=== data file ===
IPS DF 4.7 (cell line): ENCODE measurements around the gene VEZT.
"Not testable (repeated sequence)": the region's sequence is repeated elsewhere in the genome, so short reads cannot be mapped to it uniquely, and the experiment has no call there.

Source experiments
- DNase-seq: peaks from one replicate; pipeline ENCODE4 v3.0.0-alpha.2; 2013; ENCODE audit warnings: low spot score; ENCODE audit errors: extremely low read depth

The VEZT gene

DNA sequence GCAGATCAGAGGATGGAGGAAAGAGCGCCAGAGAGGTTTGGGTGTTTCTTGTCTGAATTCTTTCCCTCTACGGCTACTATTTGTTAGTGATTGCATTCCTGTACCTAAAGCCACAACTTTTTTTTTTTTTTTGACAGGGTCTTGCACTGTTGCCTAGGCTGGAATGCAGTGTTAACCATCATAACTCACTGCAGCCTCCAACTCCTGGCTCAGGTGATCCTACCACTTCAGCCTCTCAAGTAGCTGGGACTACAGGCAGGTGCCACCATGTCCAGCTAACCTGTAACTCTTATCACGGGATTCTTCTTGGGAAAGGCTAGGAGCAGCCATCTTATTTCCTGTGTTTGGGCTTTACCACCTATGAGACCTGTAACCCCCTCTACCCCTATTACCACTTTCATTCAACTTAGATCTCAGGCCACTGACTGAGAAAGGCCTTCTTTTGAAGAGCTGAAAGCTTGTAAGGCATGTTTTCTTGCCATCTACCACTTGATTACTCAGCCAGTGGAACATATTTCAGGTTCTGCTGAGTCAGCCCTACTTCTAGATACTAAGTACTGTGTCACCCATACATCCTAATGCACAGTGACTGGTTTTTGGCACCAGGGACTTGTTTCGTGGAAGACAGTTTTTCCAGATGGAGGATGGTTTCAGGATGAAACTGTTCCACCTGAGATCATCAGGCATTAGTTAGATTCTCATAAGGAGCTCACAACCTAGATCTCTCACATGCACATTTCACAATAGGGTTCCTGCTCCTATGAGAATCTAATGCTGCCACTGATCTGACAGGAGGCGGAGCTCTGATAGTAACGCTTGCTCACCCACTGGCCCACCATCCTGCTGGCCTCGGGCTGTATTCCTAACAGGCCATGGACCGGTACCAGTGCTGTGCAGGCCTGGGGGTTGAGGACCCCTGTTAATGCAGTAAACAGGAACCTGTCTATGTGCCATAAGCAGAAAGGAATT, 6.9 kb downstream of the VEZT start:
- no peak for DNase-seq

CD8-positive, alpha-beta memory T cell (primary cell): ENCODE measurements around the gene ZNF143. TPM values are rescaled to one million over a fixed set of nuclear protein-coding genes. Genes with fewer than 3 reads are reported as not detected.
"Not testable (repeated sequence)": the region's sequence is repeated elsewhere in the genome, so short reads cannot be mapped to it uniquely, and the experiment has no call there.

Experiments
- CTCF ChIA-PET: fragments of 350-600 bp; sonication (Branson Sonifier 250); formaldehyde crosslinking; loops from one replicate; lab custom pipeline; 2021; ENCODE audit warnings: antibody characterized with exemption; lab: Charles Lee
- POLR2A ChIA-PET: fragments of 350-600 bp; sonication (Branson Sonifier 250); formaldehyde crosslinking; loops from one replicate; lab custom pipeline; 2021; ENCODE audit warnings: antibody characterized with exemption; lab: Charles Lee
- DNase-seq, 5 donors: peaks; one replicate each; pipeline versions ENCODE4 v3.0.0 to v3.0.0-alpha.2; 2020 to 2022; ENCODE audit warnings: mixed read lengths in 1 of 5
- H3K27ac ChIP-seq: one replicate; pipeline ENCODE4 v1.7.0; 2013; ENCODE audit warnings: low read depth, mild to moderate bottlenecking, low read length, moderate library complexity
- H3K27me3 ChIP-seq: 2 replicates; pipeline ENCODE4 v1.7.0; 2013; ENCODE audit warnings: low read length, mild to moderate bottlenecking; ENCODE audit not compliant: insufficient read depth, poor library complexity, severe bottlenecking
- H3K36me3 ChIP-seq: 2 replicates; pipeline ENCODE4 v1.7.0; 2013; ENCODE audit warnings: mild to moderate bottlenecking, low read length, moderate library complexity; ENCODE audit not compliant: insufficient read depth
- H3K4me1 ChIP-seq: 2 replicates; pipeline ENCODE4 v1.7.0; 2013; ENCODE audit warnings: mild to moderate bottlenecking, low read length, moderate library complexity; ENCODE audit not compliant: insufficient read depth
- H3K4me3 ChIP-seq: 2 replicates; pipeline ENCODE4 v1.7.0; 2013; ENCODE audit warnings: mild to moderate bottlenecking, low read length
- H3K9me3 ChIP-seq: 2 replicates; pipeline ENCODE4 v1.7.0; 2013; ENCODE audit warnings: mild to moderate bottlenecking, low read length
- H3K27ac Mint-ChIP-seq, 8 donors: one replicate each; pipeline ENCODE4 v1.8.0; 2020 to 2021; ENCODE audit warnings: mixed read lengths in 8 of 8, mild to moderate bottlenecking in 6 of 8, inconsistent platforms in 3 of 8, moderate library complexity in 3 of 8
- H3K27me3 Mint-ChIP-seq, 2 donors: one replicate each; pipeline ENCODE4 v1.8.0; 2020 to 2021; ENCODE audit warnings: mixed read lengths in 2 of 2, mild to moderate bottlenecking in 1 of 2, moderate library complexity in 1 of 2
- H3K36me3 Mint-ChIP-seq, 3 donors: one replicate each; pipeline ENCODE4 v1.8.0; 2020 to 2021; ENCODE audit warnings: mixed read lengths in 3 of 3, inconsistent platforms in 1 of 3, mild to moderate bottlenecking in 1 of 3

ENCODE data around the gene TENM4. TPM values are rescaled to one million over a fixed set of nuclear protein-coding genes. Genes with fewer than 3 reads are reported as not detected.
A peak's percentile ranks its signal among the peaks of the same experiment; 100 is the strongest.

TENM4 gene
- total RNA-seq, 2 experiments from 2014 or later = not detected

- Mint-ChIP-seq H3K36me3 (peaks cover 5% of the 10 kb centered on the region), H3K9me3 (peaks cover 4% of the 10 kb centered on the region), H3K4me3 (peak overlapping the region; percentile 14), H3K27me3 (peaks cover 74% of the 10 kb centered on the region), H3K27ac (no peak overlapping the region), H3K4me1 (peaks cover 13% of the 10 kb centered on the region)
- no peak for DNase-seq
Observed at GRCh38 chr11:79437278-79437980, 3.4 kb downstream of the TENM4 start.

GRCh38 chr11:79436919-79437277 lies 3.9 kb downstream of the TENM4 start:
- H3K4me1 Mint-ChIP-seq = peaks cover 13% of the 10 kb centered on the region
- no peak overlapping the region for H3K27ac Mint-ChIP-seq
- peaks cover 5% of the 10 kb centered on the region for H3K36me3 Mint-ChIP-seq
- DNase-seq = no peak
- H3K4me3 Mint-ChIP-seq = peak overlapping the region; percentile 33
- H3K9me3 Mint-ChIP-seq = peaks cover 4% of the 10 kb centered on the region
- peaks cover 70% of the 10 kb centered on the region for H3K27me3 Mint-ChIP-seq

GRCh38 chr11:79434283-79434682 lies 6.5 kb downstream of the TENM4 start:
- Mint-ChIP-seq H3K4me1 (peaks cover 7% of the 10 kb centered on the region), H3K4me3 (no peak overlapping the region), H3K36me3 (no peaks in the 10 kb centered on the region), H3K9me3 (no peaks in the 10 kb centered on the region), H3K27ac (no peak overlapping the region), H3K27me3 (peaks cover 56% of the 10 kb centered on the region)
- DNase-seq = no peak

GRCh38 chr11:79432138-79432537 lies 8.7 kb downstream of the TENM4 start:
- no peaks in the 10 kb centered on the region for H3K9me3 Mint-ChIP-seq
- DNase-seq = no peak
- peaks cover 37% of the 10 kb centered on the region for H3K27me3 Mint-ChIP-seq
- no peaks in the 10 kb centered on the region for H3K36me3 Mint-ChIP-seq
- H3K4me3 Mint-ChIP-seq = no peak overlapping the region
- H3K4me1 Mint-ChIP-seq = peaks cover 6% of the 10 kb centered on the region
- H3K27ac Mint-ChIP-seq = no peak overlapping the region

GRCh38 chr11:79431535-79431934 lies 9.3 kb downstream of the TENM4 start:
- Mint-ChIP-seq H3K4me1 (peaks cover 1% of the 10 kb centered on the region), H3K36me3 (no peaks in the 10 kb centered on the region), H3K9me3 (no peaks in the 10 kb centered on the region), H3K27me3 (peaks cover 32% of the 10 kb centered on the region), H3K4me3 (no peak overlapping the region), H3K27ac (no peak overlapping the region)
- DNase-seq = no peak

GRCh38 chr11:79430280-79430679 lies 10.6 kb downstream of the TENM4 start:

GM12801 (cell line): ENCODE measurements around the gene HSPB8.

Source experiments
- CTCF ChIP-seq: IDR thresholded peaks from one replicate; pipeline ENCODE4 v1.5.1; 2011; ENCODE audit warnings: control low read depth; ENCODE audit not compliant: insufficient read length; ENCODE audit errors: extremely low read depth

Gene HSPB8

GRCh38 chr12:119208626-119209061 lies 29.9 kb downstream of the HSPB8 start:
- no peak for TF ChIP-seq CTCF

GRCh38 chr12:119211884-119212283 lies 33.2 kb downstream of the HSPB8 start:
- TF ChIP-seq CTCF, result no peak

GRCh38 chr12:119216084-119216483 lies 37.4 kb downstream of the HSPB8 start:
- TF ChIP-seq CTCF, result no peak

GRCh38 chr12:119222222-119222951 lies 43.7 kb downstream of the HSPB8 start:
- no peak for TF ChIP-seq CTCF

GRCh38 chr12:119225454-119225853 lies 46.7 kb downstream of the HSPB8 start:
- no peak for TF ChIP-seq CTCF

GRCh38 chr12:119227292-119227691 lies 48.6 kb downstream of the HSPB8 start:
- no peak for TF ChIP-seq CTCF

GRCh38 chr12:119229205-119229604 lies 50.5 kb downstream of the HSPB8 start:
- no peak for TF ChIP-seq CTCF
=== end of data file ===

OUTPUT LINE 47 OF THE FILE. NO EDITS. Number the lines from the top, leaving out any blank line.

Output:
- H3K4me1 Mint-ChIP-seq = peaks cover 6% of the 10 kb centered on the region